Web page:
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Links for July 6th through July 12th

by Mel Starrs on July 13, 2012

in News

These are my links for July 6th through July 12th:

  • Centre for Cities | Hidden Potential: Fulfilling the economic potential of mid-sized cities – “This report sets out how mid-sized cities, such as Sunderland, could use the City Deals process to tackle the problems that they face. While each City Deal will be a bespoke negotiation between an individual city and Whitehall, this report sets out how mid-sized cities should co-ordinate their efforst and call for a “mid-sized cities investment fund”, combining public and private investment, to help reconfigure their city centres, strengthen their urban cores and revive their economic hearts.”
  • Tools for the sustainability trade: spotlight on environmental assessment systems – Sustainability article from NBS – An old post, but worth reading: “BREEAM may be the go-to tool for understanding and rating the environmental impact of a construction project in the UK, but there are other tools and systems available. Get Sust gives an overview of the systems and their uses that have made the headlines in 2011.”
  • Interview: Building Science Pioneer Dr. Joe Lstiburek on the Good, Bad and Ugly Side of Buildings | Inhabitat – Sustainable Design Innovation, Eco Architecture, Green Building – “And I would have loved to written my own LEED standard. It would have been a paragraph long and it would start off by saying, “Don’t do stupid things,” and, “Do this,” and we’re done. “And measure everything,” because if you can’t measure it, I don’t believe it. “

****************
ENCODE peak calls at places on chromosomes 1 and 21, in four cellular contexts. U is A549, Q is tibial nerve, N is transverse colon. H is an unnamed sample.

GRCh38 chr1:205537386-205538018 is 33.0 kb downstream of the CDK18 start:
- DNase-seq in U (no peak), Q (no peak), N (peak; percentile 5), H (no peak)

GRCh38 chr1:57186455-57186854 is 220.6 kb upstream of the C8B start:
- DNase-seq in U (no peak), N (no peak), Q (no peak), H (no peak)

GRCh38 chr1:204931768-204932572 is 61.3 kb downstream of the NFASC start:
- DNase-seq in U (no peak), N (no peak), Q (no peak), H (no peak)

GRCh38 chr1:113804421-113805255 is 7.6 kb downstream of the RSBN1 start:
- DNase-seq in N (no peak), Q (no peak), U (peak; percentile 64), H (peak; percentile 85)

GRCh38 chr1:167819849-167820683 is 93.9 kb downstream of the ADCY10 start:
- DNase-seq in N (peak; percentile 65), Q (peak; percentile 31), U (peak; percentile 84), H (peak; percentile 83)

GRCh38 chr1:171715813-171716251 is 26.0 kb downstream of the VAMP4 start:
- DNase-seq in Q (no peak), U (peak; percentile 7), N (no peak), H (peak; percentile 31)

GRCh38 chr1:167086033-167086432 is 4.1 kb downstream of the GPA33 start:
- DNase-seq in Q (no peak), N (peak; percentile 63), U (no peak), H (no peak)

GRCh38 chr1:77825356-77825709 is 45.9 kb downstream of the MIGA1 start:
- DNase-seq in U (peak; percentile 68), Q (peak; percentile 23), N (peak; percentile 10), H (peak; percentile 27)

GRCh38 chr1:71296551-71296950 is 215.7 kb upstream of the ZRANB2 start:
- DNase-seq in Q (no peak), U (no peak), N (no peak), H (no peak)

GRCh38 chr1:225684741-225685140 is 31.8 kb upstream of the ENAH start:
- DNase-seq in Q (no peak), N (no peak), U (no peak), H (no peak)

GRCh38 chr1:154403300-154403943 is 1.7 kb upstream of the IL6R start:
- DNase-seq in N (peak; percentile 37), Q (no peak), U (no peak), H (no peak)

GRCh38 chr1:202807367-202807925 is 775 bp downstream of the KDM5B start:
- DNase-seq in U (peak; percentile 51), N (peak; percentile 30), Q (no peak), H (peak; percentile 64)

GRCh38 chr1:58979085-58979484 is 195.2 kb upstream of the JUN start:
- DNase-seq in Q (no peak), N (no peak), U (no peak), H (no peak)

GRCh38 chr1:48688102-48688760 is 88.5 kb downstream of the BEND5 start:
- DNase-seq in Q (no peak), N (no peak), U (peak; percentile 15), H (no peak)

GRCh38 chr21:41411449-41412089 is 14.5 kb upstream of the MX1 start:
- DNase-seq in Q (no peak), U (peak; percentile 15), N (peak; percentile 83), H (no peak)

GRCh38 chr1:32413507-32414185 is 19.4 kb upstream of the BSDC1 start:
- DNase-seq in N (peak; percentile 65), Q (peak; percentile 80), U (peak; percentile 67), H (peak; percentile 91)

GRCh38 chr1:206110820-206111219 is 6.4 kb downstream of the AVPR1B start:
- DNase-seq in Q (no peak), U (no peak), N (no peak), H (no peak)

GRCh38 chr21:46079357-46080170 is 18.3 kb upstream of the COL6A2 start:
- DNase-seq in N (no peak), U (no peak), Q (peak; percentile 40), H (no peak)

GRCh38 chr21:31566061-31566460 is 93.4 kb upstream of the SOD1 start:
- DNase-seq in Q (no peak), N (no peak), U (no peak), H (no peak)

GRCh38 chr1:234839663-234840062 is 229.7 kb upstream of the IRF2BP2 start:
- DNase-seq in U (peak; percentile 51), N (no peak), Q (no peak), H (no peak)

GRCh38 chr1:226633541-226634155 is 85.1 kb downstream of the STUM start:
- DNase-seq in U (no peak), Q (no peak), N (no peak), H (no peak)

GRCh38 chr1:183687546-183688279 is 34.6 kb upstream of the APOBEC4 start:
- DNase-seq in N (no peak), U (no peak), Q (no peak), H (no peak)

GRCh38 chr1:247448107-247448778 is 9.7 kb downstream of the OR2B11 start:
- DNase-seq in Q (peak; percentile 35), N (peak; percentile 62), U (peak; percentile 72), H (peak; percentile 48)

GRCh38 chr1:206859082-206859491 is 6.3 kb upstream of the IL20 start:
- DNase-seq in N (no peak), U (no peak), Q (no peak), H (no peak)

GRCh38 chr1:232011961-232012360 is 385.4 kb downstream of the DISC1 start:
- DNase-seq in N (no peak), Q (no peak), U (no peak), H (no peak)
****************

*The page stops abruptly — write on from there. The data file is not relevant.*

• UK-GBC Legal Frameworks Sustainable Energy Infrastructure Report 2012 | UK Green Building Council – “This report explores the legal issues relating to the set up of sustainable energy infrastructure, specifically district heating schemes as this service is not currently regulated as with power. The report considers a wide range of general legal issues from the set up of the scheme through to consumer issues such as access to land, continuity of supply, and consumer repayment. Currently there is a lack of guidance, and many groups involved in setting up district heating schemes find themselves spending time and fees researching the same issues which often makes the integration of sustainable energy solutions financially unviable. Typical groups include local authorities, developers, operators, landowners, occupiers and energy services companies (ESCOs) who are often involved in the installation, operation and maintenance of a scheme.”